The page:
By Ravi Agrawal, CNN
I was browsing through the website of the magazine Foreign Affairs when I came across an article titled “The Present Crisis in Democracy.” The author describes dire times: a world “in a state of hysteria” where an “intoxication of unusual prosperity” was followed by “the harassing uncertainty of the depression.”
From finance boom to housing bust, it reads like a description of inept governance in the last decade.
But it’s not. The article was written in 1934 by Lawrence Lowell, a former president of Harvard University and frequent contributor to Foreign Affairs.
It turns out we’ve always talked about a “crisis in democracy.” A Google search of the phrase throws up articles written not only from the past few years, but from almost every decade of the 20th century.
Lowell began his essay 78 years ago by stating that we have enough examples to estimate democracy’s effectiveness because the extension of suffrage had “reached its limit in several large nations.” He was, of course, ignoring much of the world. At the time, India was undemocratic; it is now the world’s largest democracy. Most of Africa, the Middle East and Asia were yet to fully realize self-determination; that has changed, and is still changing further.
Eight decades later, the world is in a much better position to pass judgment on democracy — although one could argue the prognosis is especially dire. A Gallup poll from September shows that Americans feel a historic negativity toward government, both Democrats and Republicans. A record 81% said they were dissatisfied with the way the country was being governed.
This has already been a year of electoral upheaval. Greece’s George Papandreou and France’s Nicolas Sarkozy have lost their jobs. Italy’s Silvio Berlusconi was forced out in November. Incumbents the world over have record-low approval ratings. Many countries head to polls this year; more churn is inevitable.
But isn’t that democracy’s work at its finest? Is churn not a vital ingredient in refreshing good governance?
History suggests it is. But the difference right now is a sense of despair over the tools that democracy offers, that it’s proving incapable of solving the current fiscal crisis. In my previous article on this series, I wrote of how populism can often stand in the way of solving economic problems. From Nigeria’s stalled economic reforms to India’s spluttering growth, democratic answers seem hard to come by. The euro’s problems seem almost intractable; and in the U.S., investors nervously await another partisan battle over the debt ceiling.
Perhaps the strongest case against democracy comes out of Italy. As Fareed Zakaria put it in an interview last week with Prime Minister Mario Monti, democracy had to be “suspended” to solve Italy’s troubles. Is the fact that Italy had to turn to an unelected economist not the surest sign that Western democracy is truly in crisis?
Monti’s answer is instructive.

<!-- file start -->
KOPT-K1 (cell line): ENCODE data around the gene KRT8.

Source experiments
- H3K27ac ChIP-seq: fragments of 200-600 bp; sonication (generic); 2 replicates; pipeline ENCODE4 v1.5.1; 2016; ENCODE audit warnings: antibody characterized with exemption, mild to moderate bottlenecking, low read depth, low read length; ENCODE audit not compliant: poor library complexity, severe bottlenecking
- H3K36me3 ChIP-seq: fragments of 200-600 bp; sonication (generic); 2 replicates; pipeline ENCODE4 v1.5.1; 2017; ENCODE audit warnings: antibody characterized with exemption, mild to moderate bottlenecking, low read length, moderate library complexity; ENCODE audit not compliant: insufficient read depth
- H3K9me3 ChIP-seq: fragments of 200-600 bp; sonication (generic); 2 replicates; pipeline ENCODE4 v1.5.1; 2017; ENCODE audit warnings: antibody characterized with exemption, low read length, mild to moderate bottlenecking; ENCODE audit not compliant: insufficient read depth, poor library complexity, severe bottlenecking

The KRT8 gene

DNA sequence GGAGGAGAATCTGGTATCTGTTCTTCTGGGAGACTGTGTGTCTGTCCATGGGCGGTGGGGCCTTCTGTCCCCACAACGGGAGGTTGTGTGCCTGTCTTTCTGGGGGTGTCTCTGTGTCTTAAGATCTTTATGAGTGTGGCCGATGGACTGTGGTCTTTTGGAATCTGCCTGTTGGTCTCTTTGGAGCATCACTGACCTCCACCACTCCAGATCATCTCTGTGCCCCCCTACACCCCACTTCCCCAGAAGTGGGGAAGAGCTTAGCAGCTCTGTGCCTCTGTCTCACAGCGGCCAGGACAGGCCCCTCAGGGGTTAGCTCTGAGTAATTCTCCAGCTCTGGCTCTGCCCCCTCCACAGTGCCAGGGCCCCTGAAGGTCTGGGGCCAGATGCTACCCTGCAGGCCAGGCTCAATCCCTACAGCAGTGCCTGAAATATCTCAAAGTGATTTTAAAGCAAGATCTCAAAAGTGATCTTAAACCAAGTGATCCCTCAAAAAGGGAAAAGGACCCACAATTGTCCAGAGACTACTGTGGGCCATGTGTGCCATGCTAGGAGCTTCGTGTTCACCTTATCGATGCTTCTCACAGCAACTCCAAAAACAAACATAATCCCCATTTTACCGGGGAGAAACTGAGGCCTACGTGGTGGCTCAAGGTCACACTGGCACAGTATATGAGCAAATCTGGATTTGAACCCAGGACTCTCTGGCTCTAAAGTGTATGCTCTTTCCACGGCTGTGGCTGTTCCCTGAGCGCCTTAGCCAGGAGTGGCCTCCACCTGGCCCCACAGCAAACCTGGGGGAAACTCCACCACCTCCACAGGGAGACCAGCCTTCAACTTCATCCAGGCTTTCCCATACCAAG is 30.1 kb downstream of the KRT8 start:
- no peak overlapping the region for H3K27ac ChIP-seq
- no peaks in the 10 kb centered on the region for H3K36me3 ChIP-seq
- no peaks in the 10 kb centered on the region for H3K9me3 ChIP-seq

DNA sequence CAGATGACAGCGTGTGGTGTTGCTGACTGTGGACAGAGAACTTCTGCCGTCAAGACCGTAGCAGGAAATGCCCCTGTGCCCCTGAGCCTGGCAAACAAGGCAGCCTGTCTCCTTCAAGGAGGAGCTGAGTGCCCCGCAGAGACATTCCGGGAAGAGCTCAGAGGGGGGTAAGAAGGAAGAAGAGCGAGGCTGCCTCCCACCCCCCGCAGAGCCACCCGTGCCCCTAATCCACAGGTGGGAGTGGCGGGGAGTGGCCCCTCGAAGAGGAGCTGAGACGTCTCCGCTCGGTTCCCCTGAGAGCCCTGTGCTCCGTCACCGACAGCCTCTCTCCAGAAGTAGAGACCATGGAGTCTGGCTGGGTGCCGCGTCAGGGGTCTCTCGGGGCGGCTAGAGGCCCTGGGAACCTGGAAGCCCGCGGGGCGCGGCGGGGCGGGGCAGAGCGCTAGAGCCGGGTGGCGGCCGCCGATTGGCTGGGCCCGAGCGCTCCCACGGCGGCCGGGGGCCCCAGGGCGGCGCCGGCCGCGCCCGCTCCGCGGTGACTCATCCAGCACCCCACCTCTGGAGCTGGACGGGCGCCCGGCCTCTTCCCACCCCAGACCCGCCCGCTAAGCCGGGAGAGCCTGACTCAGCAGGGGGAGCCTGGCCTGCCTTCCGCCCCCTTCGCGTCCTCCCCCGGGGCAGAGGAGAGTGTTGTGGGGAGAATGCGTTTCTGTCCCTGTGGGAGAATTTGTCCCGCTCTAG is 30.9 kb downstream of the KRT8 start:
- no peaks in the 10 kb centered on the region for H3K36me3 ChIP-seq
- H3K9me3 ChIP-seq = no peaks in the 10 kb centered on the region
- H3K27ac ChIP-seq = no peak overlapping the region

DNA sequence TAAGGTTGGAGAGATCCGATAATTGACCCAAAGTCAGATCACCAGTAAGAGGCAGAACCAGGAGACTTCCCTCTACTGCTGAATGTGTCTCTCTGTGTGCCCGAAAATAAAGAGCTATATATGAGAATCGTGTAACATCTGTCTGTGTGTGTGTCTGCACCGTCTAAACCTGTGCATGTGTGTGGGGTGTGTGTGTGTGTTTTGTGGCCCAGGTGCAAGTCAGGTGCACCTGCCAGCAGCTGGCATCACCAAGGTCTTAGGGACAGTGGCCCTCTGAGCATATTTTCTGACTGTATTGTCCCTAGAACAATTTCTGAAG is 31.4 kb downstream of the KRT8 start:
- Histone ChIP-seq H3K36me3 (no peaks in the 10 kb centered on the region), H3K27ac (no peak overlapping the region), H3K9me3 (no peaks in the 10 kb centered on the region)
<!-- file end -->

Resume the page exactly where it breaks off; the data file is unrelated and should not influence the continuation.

“The reason why democracies are very poor these days,” he said, “is that democracies, like markets, have become much too short-term.
“The combination of very important media, of frequent elections, of even social networks which tend to polarize people towards more extreme positions, has the consequence that in democracies, politicians… tend to embark on solutions that imply short-term costs and longer-term benefits with great reluctance, and only when they are faced with an actual huge crisis.”
So it seems the answer is this: Democracies need an absolute power who forces us to eat our vegetables.
What of models only loosely based on representative democracy? Monti says the Chinese alternative is an option, because it projects itself and its decisions into the longer term. But it comes at a cost.
“It would be a very sad conclusion if we were to need to reduce the rate of democracy in order to get better government,” Monti said.
China, of course, has its own troubles, with as many as 500 protests taking place every day around the country.
During the recent scandal over the ouster of Bo Xilai, the disgraced party secretary from Chongqing, a little-known fact emerged. Beijing had not revealed its income gap statistics in more than a decade. But Bo let them slip, telling reporters in March that China’s gini coefficient had exceeded 0.46. (The index measures inequality: 0 indicates everyone is perfectly equal, and 1 indicates one person has all the wealth; anything above 0.4 is considered dangerously high, creating conditions ripe for social unrest.)
Democracy has forever been messy. The solution to its crises is more of the same medicine: more dialogue, more debate, more democracy. Perhaps the greatest endorsement of people power comes from those who don’t have it. The revolutions of the Arab Spring show that millions of people who have experienced autocracies or dictatorships yearn for the freedoms that come with the right to vote. More than anyone else, they know that the alternative is far worse.
Winston Churchill had it right, all the way back in 1947: “Democracy is the worst form of government … except for all the others.”